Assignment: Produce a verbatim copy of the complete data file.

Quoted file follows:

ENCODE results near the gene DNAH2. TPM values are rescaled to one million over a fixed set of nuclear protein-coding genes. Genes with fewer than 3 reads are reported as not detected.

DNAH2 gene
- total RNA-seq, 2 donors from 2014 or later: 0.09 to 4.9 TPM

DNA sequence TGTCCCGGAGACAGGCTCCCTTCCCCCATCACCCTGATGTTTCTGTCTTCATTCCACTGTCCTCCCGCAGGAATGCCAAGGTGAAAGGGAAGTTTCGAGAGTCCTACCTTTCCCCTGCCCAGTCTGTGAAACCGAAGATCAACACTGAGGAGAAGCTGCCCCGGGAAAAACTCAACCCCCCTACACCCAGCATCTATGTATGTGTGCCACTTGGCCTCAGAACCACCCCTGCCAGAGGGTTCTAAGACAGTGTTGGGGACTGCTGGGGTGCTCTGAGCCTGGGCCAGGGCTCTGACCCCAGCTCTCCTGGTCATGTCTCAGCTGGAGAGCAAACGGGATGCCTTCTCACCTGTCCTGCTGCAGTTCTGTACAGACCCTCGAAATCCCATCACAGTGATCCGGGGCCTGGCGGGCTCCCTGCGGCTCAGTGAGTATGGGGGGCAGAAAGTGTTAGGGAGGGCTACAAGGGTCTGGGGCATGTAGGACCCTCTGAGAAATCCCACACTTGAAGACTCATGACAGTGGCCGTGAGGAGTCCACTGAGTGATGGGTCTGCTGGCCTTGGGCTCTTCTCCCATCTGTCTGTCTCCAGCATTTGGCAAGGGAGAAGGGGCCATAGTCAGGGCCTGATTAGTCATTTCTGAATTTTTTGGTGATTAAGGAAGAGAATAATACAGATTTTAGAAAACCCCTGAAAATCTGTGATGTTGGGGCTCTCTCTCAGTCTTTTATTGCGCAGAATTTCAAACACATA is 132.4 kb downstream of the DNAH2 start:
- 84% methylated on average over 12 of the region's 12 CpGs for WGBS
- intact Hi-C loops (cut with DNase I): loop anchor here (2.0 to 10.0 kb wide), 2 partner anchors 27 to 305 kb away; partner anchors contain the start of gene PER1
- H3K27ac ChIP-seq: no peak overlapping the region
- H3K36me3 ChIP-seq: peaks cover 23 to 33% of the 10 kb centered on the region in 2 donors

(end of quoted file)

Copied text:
ENCODE results near the gene DNAH2. TPM values are rescaled to one million over a fixed set of nuclear protein-coding genes. Genes with fewer than 3 reads are reported as not detected.

DNAH2 gene
- total RNA-seq, 2 donors from 2014 or later: 0.09 to 4.9 TPM

DNA sequence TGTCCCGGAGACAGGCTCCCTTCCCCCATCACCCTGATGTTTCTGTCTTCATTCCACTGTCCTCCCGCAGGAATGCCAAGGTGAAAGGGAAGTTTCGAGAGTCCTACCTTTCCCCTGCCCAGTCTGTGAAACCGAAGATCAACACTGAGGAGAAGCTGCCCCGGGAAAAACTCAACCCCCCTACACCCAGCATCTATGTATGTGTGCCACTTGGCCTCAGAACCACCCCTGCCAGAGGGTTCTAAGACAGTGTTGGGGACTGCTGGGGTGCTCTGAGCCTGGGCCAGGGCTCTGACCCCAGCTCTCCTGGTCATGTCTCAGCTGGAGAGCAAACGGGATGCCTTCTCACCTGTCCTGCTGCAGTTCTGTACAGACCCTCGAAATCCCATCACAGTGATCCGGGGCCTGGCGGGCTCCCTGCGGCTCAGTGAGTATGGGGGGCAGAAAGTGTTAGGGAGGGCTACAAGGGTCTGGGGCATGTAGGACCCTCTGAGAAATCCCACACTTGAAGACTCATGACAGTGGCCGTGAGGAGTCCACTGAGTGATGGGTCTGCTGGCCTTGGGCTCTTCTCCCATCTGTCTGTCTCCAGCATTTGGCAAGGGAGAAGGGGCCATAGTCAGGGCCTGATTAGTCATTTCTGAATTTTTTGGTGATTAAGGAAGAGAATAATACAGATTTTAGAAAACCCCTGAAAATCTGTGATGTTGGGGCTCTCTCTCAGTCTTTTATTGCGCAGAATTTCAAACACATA is 132.4 kb downstream of the DNAH2 start:
- 84% methylated on average over 12 of the region's 12 CpGs for WGBS
- intact Hi-C loops (cut with DNase I): loop anchor here (2.0 to 10.0 kb wide), 2 partner anchors 27 to 305 kb away; partner anchors contain the start of gene PER1
- H3K27ac ChIP-seq: no peak overlapping the region
- H3K36me3 ChIP-seq: peaks cover 23 to 33% of the 10 kb centered on the region in 2 donors